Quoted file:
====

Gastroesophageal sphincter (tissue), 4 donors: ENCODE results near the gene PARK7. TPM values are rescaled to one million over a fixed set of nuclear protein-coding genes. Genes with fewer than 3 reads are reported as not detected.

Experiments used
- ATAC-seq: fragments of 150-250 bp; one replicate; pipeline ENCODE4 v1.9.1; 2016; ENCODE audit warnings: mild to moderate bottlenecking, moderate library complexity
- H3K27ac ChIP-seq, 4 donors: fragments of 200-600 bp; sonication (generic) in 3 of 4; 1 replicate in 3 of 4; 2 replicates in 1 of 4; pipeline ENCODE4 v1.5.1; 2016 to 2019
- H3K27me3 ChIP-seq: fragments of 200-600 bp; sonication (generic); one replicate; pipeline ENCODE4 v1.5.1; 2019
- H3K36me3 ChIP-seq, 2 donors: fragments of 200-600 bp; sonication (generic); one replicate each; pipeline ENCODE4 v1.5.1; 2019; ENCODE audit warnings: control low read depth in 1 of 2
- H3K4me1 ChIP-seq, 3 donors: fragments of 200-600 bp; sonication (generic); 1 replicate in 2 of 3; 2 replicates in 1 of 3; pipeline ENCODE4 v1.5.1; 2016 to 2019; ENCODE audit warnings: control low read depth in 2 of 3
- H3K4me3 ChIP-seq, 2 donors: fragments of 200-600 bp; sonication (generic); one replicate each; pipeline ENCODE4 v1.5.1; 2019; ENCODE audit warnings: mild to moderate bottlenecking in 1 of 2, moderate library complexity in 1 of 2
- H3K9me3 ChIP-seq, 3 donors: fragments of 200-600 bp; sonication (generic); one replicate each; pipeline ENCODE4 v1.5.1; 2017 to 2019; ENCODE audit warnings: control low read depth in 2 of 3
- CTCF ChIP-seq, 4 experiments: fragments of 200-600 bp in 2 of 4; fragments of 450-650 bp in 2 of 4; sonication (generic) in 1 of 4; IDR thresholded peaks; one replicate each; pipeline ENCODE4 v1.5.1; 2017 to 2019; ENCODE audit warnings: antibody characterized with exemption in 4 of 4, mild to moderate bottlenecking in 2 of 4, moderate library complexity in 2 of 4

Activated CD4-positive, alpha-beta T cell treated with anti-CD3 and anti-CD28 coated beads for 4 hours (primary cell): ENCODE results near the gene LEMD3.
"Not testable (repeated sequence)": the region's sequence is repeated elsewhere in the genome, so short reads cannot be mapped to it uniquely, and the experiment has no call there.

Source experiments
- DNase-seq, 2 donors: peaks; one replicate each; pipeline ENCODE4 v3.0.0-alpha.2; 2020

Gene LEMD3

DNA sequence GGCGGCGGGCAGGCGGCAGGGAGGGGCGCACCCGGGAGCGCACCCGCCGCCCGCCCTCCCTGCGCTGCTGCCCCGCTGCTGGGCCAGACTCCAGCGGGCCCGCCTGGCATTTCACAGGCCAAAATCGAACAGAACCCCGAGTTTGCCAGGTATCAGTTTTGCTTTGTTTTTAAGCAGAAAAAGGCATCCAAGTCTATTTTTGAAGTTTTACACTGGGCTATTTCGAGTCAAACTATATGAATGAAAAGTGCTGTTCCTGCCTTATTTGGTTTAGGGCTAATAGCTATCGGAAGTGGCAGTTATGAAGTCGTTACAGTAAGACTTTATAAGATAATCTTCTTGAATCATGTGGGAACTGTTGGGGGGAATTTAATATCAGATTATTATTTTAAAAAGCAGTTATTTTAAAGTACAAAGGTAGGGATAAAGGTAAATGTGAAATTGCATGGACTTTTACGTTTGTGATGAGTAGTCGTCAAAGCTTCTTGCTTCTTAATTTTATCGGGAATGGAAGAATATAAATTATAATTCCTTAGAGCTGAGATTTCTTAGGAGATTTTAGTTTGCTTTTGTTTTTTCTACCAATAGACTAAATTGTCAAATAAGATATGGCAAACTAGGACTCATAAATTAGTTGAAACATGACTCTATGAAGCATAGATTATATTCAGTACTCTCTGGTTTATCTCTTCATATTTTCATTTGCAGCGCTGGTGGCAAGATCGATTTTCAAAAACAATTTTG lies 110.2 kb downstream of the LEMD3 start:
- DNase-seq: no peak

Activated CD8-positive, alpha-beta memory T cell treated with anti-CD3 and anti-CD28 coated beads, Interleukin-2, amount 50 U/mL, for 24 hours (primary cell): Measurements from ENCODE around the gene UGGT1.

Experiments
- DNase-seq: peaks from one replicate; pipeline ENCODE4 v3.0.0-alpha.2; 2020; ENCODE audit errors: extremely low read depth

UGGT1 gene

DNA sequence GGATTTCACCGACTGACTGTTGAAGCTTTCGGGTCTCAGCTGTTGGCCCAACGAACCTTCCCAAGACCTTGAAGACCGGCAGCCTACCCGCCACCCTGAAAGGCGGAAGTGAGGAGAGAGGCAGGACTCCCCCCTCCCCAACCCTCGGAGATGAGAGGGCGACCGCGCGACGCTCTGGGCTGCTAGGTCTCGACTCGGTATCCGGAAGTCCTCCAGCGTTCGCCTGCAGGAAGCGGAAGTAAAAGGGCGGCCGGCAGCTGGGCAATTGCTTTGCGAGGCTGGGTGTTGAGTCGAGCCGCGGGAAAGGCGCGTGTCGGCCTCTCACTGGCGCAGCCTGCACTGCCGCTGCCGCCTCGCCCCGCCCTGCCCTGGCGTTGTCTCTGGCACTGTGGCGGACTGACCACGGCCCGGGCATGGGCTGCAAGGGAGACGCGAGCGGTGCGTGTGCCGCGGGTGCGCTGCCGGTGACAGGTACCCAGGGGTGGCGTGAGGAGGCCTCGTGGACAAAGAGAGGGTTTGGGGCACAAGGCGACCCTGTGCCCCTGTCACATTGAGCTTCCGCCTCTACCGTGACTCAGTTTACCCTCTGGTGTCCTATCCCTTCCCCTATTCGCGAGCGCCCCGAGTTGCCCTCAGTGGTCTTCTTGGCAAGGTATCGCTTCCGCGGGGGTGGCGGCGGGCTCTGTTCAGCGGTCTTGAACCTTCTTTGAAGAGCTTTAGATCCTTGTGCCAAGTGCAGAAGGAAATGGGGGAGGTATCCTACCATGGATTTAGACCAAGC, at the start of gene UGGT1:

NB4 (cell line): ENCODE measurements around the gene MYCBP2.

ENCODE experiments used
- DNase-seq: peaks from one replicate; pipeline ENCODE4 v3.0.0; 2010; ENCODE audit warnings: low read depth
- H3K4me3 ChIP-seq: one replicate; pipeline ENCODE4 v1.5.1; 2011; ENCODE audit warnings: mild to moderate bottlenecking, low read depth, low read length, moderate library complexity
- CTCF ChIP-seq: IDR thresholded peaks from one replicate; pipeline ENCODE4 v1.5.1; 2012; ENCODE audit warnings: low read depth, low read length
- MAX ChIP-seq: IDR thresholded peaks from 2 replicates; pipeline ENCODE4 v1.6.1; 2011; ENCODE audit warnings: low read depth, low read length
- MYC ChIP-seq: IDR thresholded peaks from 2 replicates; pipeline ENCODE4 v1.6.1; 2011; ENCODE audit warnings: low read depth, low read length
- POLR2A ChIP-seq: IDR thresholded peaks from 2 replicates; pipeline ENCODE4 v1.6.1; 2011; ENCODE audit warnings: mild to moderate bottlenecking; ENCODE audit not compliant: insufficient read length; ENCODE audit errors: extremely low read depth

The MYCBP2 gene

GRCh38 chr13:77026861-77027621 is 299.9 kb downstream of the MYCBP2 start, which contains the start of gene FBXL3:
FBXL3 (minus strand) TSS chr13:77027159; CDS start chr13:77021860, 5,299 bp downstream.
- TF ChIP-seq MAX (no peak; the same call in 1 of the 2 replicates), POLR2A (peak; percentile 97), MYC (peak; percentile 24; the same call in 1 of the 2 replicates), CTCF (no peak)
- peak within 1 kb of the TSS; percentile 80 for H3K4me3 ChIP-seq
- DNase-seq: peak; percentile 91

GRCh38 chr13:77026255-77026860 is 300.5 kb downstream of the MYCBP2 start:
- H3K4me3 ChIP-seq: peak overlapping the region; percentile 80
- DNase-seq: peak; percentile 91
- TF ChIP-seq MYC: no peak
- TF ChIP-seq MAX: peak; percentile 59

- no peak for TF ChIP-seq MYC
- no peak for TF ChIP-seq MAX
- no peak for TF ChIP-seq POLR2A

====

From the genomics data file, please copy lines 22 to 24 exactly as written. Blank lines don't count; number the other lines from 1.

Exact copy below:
DNA sequence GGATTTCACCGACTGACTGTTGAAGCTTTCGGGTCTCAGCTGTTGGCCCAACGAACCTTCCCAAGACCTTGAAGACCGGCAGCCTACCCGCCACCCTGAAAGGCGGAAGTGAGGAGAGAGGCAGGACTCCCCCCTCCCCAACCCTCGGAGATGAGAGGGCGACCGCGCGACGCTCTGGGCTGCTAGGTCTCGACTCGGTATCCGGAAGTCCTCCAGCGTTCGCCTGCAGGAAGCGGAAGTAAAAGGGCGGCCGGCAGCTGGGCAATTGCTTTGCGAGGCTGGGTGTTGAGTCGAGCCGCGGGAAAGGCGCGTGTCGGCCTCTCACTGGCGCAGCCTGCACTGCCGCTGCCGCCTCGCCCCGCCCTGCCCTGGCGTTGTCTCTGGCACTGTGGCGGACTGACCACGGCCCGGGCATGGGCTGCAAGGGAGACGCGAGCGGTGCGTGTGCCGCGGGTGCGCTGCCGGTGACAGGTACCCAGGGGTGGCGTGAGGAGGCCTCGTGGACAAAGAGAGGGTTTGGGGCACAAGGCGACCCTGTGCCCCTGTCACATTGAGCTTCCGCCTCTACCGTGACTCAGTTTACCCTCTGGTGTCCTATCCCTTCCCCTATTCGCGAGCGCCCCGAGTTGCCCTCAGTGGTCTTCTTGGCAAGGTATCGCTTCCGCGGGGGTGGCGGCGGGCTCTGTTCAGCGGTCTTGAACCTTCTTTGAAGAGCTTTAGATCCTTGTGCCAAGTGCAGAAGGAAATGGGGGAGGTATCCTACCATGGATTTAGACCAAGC, at the start of gene UGGT1:

NB4 (cell line): ENCODE measurements around the gene MYCBP2.

ENCODE experiments used